Donald Trump is suing CNN for $475 million for defamation, claiming the network associated him with Adolf Hitler and portrayed him as a Russian lackey. E. Jean Carroll is in turn suing Trump for defamation in connection with him allegedly raping her. Mike “MyPillow” Lindell is being sued for $1.3 billion for defamation in connection with remarks he made about the 2020 presidential election being false.

And way outside politics in America, a foreign English teacher in Thailand faces two years in jail for defamation over a negative online review of a resort he stayed at.

What...

Donald Trump is suing CNN for $475 million for defamation, claiming the network associated him with Adolf Hitler and portrayed him as a Russian lackey. E. Jean Carroll is in turn suing Trump for defamation in connection with him allegedly raping her. Mike “MyPillow” Lindell is being sued for $1.3 billion for defamation in connection with remarks he made about the 2020 presidential election being false.

And way outside politics in America, a foreign English teacher in Thailand faces two years in jail for defamation over a negative online review of a resort he stayed at.

What is defamation? Why is it so hard to prove in the United States but relatively easy to prove in most other countries?

Defamation is an untruth commonly referred to as libel if in print and slander if said out loud. Under current law, five standards (we’ll stick with libel but it’s basically the same for slander) have to be met to succeed: 1) the defamatory words have been published; 2) the person being defamed was identified by the statements; 3) the remarks had a negative impact on the person’s reputation; 4) the named defendant wrote the defamatory remarks; 5) the published information is demonstrably false or was published with a reckless disregard for the truth. That means it was published without investigating whether it was accurate. As we’ll see, that last criteria is very hard to prove in America.

The standard for libel cases between the media and public figures goes back to 1964’s Sullivan v. The New York Times Company, when the Supreme Court held that the First Amendment protects media even when they publish false statements so long as they did not act with “actual malice.”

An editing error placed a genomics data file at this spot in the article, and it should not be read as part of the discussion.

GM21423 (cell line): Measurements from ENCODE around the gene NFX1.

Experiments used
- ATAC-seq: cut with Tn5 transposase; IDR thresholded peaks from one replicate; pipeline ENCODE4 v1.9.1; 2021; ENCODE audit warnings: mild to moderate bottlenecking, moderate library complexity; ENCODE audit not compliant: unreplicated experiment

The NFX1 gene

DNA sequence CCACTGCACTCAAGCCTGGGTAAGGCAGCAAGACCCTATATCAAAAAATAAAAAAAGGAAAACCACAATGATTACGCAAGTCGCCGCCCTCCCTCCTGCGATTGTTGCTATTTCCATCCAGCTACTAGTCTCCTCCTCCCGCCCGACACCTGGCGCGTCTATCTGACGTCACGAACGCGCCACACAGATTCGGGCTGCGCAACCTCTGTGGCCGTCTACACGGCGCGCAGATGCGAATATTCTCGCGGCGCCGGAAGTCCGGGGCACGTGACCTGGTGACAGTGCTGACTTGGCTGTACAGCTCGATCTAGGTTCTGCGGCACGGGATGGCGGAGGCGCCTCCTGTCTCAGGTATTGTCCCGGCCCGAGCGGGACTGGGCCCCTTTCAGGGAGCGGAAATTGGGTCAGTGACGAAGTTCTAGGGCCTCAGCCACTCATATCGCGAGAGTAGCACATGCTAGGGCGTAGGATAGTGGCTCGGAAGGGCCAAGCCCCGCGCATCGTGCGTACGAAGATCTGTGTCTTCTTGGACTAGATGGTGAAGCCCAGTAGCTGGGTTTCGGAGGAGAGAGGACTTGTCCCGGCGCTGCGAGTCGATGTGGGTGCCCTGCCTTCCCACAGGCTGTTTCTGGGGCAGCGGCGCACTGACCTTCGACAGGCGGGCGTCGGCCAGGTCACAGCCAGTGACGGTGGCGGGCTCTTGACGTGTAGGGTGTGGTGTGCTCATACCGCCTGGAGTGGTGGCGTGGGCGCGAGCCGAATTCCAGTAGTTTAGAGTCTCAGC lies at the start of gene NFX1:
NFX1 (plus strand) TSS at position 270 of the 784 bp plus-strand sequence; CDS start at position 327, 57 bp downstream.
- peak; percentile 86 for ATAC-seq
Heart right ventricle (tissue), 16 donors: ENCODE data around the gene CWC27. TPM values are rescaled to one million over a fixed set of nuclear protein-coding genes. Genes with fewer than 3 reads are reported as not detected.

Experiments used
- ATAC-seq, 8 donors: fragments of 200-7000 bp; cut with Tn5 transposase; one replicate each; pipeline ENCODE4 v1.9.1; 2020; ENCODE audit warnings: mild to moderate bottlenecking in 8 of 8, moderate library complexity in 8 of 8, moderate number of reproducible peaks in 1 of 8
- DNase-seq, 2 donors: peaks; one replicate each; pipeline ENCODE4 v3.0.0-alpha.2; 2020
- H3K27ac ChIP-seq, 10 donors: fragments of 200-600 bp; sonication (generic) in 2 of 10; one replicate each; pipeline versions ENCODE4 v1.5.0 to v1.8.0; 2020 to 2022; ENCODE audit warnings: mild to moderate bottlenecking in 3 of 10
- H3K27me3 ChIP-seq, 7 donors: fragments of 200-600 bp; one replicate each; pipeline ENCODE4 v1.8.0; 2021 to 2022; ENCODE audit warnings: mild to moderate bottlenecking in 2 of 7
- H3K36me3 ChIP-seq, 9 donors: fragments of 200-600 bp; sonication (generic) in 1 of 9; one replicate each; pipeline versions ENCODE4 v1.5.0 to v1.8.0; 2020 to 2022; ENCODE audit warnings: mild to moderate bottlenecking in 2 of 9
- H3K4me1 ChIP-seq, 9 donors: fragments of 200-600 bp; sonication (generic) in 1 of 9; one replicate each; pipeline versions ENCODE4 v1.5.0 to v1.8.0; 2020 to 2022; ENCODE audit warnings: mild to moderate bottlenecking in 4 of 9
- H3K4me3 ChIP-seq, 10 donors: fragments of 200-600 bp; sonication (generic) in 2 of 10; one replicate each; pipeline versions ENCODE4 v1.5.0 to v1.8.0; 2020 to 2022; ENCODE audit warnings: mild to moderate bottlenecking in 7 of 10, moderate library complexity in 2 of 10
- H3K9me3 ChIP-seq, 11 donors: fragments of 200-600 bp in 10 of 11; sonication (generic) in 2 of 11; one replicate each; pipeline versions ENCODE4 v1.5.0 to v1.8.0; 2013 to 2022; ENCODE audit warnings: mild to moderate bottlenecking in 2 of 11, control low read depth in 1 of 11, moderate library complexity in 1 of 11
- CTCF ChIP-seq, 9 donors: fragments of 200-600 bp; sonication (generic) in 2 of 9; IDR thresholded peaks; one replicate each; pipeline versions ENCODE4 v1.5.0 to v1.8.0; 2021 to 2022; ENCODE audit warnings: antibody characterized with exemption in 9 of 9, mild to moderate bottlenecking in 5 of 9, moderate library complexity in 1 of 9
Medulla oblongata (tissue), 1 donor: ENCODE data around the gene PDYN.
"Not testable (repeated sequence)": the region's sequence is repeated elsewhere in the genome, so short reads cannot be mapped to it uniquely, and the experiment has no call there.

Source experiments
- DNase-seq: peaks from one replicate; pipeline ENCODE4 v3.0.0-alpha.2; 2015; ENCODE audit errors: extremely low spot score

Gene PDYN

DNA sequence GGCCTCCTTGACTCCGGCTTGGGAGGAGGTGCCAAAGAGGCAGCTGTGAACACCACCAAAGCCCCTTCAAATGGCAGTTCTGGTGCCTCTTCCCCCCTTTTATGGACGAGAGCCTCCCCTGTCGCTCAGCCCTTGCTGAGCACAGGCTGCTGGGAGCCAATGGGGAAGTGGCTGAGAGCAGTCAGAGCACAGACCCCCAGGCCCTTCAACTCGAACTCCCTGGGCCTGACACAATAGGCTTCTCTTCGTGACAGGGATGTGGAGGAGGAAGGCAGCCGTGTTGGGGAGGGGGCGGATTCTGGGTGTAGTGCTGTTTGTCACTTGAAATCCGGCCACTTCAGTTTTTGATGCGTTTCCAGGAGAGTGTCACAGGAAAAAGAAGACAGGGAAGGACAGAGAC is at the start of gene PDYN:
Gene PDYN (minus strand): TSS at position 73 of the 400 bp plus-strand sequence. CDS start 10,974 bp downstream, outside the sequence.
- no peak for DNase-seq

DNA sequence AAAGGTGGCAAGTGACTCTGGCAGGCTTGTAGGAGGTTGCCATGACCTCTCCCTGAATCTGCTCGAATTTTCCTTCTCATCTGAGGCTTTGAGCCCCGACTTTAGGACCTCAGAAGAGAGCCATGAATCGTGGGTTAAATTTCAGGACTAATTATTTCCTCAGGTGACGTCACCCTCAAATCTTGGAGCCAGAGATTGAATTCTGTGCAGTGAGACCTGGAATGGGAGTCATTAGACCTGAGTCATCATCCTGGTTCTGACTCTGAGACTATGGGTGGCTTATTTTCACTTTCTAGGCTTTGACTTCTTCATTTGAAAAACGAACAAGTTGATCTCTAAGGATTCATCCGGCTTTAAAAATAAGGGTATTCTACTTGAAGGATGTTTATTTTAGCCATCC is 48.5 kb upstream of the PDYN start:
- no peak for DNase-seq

Civil rights leaders had run a full-page fundraising ad in the Times, describing in detail what they called “an unprecedented wave of terror” by police against peaceful demonstrators in Montgomery, Alabama. Not all the bad things they accused the cops of doing were true, making the police look worse than they were. So L.B. Sullivan, in charge of the cops in Montgomery, sued the New York Times for libel, claiming they printed something they knew was false in order to harm his reputation. In an Alabama court, Sullivan won and the New York Times was ordered to pay $500,000 in damages.

The Times appealed to the Supreme Court and won. In greater context, Sullivan freed northern journalists to aggressively cover racial issues in the south, shielded from the threat of libel suits. It represented a significant broadening of the First Amendment.

The Times argued broadly that if a newspaper had to check the accuracy of every criticism of every public official, a free press would be severely limited, and that the First Amendment required the margin of error to fall on the side of the media in the cases of public officials (things work differently if both parties are private citizens).

The Court responded by creating a new standard for libel of a public figure — “actual malice” — defined in short as having the knowledge that something was false or published with “reckless disregard” for truth. Justice William Brennan asserted America’s “profound national commitment to the principle that debate on public issues should be uninhibited, robust, and wide-open.”